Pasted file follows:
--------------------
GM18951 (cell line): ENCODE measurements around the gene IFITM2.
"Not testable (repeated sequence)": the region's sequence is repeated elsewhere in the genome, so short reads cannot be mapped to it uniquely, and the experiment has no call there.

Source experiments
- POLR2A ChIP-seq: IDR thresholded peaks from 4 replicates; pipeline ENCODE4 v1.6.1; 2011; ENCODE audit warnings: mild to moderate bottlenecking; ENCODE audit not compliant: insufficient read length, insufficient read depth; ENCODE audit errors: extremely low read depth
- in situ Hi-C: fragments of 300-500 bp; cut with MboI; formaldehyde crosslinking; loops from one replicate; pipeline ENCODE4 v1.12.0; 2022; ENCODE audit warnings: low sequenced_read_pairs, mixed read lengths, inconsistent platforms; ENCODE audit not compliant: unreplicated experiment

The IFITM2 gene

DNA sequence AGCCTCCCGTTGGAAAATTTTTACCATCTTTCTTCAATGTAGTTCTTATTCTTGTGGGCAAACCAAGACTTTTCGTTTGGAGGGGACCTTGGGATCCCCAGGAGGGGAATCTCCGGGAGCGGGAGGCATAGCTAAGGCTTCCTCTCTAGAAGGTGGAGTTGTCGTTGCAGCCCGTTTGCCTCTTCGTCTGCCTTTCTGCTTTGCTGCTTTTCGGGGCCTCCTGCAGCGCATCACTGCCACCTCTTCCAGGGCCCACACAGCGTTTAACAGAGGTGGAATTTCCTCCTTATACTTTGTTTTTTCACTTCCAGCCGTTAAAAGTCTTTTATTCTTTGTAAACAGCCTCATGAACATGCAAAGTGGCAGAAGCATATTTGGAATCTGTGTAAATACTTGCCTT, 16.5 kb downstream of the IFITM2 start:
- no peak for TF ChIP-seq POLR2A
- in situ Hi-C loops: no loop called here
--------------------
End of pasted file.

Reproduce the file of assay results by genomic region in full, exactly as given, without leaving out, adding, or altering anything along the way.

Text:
GM18951 (cell line): ENCODE measurements around the gene IFITM2.
"Not testable (repeated sequence)": the region's sequence is repeated elsewhere in the genome, so short reads cannot be mapped to it uniquely, and the experiment has no call there.

Source experiments
- POLR2A ChIP-seq: IDR thresholded peaks from 4 replicates; pipeline ENCODE4 v1.6.1; 2011; ENCODE audit warnings: mild to moderate bottlenecking; ENCODE audit not compliant: insufficient read length, insufficient read depth; ENCODE audit errors: extremely low read depth
- in situ Hi-C: fragments of 300-500 bp; cut with MboI; formaldehyde crosslinking; loops from one replicate; pipeline ENCODE4 v1.12.0; 2022; ENCODE audit warnings: low sequenced_read_pairs, mixed read lengths, inconsistent platforms; ENCODE audit not compliant: unreplicated experiment

The IFITM2 gene

DNA sequence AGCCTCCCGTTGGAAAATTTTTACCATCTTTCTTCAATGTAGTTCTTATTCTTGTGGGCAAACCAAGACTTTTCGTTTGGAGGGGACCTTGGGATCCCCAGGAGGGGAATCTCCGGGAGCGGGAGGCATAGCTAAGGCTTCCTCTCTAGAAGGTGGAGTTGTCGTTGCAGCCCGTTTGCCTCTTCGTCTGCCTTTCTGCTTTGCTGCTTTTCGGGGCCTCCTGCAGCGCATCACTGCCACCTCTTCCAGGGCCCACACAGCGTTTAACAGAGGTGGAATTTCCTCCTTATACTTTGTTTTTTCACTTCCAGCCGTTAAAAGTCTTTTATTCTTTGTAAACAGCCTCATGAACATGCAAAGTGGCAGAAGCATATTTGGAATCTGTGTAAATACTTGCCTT, 16.5 kb downstream of the IFITM2 start:
- no peak for TF ChIP-seq POLR2A
- in situ Hi-C loops: no loop called here